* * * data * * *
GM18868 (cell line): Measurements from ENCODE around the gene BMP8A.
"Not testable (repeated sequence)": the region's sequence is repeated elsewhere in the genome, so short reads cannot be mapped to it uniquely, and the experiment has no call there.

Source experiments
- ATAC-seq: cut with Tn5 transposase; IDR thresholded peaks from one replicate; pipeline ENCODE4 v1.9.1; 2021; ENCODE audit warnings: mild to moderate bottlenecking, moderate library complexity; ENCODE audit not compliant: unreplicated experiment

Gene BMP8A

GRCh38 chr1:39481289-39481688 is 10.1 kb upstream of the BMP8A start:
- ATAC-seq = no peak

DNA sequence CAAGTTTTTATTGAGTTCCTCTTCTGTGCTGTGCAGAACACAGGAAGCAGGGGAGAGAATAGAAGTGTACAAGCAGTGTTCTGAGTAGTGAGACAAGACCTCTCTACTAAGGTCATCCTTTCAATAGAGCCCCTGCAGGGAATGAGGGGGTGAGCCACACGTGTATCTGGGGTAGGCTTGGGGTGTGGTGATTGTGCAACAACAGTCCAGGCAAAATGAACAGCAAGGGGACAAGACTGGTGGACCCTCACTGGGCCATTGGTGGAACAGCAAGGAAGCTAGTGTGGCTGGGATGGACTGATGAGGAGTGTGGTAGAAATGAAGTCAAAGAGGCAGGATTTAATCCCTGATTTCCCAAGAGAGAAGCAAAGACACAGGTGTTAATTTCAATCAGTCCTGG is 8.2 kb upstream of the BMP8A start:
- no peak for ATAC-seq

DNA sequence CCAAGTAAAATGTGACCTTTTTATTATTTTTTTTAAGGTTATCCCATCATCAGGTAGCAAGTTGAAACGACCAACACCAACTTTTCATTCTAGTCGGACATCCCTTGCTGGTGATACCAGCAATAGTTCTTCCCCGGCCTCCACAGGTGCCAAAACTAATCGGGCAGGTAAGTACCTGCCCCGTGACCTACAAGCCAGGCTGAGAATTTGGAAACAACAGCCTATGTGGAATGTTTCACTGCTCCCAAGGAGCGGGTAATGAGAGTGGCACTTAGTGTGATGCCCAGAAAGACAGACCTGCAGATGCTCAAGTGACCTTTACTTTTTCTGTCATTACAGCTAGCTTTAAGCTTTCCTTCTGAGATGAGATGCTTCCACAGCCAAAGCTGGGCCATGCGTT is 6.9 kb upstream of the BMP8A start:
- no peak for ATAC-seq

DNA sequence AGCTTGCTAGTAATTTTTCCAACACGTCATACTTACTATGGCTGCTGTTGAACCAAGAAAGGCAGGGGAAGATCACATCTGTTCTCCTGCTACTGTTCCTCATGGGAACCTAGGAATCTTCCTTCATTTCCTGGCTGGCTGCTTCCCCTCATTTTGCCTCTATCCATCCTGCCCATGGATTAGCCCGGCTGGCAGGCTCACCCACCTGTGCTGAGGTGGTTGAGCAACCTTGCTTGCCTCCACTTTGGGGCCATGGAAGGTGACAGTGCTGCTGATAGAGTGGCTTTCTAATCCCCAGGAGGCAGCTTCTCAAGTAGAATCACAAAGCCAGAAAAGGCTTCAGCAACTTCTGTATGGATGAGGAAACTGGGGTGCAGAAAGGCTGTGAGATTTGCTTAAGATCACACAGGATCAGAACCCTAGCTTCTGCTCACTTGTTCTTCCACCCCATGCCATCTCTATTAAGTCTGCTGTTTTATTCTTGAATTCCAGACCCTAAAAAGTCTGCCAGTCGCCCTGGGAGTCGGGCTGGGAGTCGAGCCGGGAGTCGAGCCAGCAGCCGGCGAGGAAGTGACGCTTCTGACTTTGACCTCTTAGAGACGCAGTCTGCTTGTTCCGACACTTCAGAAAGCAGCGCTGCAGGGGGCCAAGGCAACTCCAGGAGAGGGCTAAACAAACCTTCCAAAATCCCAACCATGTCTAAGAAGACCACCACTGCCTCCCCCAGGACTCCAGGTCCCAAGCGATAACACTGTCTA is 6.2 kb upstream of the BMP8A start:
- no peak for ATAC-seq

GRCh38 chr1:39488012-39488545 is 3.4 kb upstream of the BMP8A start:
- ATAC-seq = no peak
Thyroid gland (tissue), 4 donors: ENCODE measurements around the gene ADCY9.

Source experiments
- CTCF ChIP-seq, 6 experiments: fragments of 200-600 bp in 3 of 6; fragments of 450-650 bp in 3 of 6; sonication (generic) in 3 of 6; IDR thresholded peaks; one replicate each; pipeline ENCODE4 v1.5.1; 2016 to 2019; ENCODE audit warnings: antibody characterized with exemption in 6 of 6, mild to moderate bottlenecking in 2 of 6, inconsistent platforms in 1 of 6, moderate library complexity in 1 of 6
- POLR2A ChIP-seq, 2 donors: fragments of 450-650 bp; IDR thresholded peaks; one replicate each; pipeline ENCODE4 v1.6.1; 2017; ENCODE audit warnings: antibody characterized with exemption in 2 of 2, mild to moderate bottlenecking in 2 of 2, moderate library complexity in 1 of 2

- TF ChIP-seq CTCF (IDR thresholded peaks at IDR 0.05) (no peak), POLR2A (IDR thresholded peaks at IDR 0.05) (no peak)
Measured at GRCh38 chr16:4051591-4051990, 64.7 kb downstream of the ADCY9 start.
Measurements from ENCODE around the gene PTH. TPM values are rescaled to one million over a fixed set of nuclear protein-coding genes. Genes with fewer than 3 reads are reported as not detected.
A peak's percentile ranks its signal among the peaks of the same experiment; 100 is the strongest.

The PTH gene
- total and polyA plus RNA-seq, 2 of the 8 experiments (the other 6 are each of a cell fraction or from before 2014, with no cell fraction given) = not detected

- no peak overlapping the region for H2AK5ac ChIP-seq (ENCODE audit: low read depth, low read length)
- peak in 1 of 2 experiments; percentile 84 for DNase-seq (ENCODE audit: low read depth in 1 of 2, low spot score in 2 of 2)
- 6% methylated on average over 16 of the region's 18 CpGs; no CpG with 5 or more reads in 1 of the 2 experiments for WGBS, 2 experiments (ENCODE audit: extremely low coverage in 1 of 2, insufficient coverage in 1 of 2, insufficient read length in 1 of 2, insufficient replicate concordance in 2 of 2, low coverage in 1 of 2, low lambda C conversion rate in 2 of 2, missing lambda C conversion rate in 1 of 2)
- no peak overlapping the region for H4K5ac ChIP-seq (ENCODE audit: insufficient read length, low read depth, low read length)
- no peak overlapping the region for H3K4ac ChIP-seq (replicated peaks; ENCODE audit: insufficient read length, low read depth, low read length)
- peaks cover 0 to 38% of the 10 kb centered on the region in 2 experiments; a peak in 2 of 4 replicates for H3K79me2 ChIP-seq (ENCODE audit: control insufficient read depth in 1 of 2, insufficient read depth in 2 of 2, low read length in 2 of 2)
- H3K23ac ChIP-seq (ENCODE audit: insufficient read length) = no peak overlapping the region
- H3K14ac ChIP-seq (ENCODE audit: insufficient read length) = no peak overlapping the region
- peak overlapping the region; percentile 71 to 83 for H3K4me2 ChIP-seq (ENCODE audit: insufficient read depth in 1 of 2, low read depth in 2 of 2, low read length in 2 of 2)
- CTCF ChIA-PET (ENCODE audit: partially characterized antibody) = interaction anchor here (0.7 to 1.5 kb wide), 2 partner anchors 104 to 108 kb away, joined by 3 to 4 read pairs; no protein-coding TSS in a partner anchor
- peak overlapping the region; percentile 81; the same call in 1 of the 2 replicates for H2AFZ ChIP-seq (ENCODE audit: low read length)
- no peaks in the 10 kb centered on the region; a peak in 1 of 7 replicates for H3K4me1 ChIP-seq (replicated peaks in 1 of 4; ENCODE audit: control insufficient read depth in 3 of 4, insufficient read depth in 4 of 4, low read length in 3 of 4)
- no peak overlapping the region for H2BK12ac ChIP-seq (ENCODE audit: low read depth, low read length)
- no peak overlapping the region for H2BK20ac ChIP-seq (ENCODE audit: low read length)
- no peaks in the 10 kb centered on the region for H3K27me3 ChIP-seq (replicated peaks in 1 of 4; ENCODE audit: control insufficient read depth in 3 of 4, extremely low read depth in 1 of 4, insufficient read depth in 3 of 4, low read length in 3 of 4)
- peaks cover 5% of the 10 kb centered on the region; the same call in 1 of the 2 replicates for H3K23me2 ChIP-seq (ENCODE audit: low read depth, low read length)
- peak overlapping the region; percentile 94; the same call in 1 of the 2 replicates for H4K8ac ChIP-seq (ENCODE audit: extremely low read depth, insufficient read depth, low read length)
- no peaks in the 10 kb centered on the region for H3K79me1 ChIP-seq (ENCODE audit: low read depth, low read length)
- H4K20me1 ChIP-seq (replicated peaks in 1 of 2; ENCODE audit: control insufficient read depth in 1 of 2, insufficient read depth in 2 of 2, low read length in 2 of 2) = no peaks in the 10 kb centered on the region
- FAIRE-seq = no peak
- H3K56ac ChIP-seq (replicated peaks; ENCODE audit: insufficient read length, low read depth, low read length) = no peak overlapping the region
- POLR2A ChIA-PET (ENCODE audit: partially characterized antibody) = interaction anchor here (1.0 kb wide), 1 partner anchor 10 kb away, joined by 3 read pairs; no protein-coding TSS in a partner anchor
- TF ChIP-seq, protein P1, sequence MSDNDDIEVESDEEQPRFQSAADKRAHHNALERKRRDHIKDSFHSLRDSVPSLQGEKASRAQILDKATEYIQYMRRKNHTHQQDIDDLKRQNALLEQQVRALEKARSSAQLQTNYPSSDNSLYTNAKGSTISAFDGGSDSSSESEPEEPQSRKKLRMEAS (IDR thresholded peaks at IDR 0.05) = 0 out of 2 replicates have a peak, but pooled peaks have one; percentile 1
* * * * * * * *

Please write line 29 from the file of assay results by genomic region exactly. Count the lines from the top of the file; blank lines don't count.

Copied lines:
- no peak overlapping the region for H4K5ac ChIP-seq (ENCODE audit: insufficient read length, low read depth, low read length)